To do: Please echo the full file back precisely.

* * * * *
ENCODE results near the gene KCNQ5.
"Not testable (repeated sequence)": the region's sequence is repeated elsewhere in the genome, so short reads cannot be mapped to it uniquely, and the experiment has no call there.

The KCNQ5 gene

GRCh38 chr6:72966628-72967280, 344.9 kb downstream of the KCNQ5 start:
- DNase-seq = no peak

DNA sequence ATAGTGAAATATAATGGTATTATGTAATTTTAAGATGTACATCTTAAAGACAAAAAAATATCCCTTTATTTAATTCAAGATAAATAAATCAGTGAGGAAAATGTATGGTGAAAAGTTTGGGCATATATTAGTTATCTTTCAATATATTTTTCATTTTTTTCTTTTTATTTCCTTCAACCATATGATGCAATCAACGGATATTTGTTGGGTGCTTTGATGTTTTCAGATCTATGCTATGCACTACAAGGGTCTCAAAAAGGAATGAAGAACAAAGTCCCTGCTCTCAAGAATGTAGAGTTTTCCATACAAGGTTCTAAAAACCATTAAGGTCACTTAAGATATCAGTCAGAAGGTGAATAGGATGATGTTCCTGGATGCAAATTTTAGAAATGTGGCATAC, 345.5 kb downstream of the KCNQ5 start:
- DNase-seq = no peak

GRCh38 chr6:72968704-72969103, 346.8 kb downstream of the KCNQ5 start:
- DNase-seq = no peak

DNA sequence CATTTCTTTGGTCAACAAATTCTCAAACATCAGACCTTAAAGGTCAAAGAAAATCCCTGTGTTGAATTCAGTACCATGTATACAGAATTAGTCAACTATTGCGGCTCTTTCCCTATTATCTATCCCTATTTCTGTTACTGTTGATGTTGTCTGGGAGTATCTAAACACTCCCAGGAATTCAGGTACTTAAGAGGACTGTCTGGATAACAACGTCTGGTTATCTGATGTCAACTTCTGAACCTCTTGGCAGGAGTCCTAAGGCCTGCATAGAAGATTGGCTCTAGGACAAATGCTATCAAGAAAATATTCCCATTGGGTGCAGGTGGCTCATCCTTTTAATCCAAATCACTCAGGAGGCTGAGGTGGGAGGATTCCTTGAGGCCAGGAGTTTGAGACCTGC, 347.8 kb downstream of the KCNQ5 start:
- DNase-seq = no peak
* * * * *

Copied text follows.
ENCODE results near the gene KCNQ5.
"Not testable (repeated sequence)": the region's sequence is repeated elsewhere in the genome, so short reads cannot be mapped to it uniquely, and the experiment has no call there.

The KCNQ5 gene

GRCh38 chr6:72966628-72967280, 344.9 kb downstream of the KCNQ5 start:
- DNase-seq = no peak

DNA sequence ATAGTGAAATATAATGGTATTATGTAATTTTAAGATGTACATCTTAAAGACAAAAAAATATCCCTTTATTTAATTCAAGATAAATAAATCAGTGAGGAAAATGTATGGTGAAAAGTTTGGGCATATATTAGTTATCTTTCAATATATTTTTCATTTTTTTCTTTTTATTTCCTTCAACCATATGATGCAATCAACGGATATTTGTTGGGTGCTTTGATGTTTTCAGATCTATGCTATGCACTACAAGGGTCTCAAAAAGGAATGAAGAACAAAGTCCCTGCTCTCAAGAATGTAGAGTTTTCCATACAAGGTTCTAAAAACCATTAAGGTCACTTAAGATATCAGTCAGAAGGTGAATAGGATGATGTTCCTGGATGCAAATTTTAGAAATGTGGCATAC, 345.5 kb downstream of the KCNQ5 start:
- DNase-seq = no peak

GRCh38 chr6:72968704-72969103, 346.8 kb downstream of the KCNQ5 start:
- DNase-seq = no peak

DNA sequence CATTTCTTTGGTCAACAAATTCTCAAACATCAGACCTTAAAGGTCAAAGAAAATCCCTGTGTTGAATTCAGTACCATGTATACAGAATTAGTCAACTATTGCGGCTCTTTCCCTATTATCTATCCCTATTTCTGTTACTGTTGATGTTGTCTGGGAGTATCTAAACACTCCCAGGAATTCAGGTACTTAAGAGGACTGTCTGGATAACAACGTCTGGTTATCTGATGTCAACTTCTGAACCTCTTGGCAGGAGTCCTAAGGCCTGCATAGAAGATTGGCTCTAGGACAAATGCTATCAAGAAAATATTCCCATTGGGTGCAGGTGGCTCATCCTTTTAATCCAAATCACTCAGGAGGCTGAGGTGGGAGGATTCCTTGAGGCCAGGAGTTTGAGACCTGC, 347.8 kb downstream of the KCNQ5 start:
- DNase-seq = no peak